Credit: davida

Young voters have taken a lot of flak this year. Their overwhelming support for Bernie Sanders has often been denigrated as the wishful thinking of unrealistic citizens taken in by fantastical promises. White millennials in particular have been accused of widespread racism, sexism and other ills, and it has been suggested in many quarters that young whites are just as conservative in many ways as their older counterparts.

But at least in the battle between Trump and Clinton, there’s no question that younger Americans are making the right choice, as Donald Trump trails not only Clinton, but the Libertarian and Green Party candidates as well among Americans under 30:

The McClatchy poll shows Trump pulling just 1 in 10 votes — 9 percent — among Americans under 30 years old. Hillary Clinton is at 41 percent, while Johnson is at 23 percent and Stein is at 16 percent. Trump is basically tied with “undecided,” which is at 8 percent.

There’s a high margin of error here due to the small sample, but it’s not just the McClatchy poll:

A Fox News poll this week didn’t include Stein, but it showed Trump and Johnson close among voters under 35 — the generally accepted definition of the millennial generation. Trump was at 23 percent, while Johnson was at 19 percent.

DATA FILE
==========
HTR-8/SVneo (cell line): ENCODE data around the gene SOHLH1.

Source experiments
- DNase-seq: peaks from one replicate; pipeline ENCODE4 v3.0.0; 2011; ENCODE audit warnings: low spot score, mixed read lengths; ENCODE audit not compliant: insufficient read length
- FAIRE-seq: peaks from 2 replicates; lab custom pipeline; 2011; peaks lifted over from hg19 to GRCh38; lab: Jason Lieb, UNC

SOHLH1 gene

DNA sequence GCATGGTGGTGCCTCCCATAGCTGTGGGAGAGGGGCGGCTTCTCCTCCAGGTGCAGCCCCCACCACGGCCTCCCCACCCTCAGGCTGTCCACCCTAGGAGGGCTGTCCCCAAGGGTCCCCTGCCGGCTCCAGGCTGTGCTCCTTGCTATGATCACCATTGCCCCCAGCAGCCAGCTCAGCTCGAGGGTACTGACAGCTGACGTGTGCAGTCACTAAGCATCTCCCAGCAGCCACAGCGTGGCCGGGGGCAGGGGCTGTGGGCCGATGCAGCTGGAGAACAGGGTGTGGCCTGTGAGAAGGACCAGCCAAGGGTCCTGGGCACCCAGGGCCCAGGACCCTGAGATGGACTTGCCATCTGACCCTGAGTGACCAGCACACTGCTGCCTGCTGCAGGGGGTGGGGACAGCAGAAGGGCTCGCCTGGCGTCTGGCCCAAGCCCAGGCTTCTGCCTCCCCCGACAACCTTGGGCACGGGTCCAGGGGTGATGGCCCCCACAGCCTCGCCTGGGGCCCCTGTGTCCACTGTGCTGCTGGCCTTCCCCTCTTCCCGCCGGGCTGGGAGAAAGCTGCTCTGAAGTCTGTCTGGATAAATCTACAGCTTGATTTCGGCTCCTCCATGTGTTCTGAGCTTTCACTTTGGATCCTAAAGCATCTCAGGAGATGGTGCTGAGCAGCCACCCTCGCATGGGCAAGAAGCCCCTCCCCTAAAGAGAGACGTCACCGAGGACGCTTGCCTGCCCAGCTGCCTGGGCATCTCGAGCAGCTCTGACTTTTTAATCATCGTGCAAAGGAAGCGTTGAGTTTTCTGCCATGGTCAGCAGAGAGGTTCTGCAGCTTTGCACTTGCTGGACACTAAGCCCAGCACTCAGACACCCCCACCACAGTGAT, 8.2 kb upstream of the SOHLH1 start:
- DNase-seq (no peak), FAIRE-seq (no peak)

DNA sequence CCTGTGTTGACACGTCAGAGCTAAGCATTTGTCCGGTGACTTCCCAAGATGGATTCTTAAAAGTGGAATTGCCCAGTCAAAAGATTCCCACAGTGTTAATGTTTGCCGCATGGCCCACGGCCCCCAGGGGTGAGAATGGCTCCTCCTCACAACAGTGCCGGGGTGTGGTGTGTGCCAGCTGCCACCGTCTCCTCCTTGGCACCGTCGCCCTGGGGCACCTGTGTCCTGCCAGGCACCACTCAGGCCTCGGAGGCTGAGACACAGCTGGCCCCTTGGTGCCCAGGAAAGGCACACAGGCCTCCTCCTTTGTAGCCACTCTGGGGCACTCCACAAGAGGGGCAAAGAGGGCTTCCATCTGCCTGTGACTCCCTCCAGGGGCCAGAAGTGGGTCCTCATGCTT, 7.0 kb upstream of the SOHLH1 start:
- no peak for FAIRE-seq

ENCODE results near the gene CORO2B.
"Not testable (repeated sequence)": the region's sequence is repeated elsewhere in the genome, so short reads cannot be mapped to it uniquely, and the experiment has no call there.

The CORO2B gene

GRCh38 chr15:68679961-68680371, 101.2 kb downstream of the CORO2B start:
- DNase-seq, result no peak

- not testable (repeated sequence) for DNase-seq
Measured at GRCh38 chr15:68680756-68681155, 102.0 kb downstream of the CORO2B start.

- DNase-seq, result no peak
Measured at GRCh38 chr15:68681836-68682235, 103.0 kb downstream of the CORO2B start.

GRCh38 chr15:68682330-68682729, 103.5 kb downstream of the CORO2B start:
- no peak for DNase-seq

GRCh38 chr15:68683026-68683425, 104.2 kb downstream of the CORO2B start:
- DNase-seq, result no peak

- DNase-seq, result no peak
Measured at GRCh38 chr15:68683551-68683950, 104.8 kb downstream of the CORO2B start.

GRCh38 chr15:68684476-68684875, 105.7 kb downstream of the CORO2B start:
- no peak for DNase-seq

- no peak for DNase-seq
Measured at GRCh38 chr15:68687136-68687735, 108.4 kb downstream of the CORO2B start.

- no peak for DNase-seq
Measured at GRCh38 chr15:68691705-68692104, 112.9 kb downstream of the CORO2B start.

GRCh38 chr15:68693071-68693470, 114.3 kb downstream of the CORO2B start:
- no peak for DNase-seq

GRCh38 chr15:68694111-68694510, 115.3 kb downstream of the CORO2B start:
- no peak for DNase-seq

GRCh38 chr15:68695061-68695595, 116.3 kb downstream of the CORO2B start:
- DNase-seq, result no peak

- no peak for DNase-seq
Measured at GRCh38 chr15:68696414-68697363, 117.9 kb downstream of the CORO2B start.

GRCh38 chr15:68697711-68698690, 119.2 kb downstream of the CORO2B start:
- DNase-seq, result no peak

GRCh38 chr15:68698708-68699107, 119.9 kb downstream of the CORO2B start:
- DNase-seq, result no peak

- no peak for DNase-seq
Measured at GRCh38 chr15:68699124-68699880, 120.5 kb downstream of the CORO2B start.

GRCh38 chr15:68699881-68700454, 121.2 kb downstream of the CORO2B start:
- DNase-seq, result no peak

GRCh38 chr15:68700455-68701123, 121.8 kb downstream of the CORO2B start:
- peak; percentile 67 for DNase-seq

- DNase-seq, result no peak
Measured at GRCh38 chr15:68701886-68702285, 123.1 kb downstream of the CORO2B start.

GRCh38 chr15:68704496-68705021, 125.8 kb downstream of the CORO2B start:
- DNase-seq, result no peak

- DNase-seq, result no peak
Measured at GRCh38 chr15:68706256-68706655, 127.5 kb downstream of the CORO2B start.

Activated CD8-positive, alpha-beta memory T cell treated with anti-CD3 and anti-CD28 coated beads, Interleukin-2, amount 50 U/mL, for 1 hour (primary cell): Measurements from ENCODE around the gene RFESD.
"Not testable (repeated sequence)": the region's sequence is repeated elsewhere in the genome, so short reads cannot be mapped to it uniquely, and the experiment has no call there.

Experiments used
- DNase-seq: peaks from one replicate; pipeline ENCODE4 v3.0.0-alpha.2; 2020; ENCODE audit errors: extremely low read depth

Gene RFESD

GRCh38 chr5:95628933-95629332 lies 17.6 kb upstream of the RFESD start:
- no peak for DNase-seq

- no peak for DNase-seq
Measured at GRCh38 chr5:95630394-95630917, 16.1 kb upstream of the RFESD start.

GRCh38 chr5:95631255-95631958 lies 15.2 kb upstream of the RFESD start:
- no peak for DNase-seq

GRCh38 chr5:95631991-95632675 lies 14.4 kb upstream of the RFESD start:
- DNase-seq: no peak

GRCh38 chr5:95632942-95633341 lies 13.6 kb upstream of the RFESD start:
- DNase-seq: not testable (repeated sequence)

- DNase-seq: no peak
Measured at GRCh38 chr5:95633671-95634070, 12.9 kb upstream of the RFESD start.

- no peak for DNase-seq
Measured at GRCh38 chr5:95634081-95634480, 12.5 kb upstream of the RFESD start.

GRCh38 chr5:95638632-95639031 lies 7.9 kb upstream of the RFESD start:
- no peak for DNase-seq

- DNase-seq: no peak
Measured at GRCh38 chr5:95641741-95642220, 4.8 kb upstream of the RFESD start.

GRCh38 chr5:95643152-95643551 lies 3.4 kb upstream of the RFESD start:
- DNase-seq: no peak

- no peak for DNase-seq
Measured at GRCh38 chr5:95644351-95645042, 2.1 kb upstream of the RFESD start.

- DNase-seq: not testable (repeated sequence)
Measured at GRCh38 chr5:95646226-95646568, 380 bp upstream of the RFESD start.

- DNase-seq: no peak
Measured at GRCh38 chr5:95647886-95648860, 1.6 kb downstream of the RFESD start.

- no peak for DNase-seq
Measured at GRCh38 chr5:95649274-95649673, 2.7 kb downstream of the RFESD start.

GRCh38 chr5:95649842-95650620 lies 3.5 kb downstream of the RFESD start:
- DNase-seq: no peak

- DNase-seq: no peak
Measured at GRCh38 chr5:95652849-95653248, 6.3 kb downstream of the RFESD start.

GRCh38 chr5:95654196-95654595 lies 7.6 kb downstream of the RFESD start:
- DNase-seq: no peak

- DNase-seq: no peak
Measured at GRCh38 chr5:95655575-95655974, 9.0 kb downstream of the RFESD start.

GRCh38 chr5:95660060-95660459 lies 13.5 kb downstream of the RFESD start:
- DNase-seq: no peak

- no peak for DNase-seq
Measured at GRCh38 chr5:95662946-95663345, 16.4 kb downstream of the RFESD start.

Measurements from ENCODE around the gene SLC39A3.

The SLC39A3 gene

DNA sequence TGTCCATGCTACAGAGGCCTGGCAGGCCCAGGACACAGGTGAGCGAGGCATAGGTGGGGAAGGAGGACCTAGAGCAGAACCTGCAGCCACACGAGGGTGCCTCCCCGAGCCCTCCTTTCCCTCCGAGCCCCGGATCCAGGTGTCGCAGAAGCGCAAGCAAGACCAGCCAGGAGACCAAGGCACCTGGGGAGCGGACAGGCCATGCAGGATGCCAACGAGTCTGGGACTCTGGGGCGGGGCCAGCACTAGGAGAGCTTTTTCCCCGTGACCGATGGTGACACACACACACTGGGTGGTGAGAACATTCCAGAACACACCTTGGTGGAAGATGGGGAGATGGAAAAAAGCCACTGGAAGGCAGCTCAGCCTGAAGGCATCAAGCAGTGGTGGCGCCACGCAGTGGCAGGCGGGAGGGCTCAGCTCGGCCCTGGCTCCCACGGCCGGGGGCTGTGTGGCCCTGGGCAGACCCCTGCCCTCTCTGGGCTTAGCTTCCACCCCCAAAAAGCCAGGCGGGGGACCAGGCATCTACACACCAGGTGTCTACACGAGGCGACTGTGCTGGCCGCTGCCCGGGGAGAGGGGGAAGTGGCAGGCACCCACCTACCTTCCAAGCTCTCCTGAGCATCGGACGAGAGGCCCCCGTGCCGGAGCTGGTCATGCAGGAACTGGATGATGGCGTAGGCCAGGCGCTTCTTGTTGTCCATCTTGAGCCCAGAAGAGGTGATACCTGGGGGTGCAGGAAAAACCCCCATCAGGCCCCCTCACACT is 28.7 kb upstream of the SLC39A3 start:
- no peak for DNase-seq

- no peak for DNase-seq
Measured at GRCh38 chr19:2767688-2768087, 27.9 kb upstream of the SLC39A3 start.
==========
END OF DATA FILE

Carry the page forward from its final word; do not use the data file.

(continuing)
In early July, a Pew study that included a larger sample — and larger subsample of voters under 30 — also showed Trump and Johnson virtually tied among teens and 20-somethings.

Yes, these numbers reflect abnormally high numbers for 3rd-party candidates, but not by enormous margins compared to the general population.

Young Americans aren’t buying into Trump’s shtick. They want nothing to do with him. Conservative-leaning young voters are too libertarian for the modern GOP, most of the rest were either with Clinton from the beginning or have already made the switch from Sanders to Clinton. There is a sizable portion of Stein voters that will decrease by election day, but most of them will also be reliable voters for the downballot races and for Democratic presidential candidates in the future as the party inevitably moves to the left on economics to match voters’ actual preferences.

Yes, there are a few aggressively racist and sexist young white men out there–we’ve all encountered the type. But by and large the kids will be all right

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Follow David on Twitter @DavidOAtkins. David Atkins is a writer, activist and research professional living in Santa Barbara. He is a contributor to the Washington Monthly's Political Animal and president of The Pollux Group, a qualitative research firm.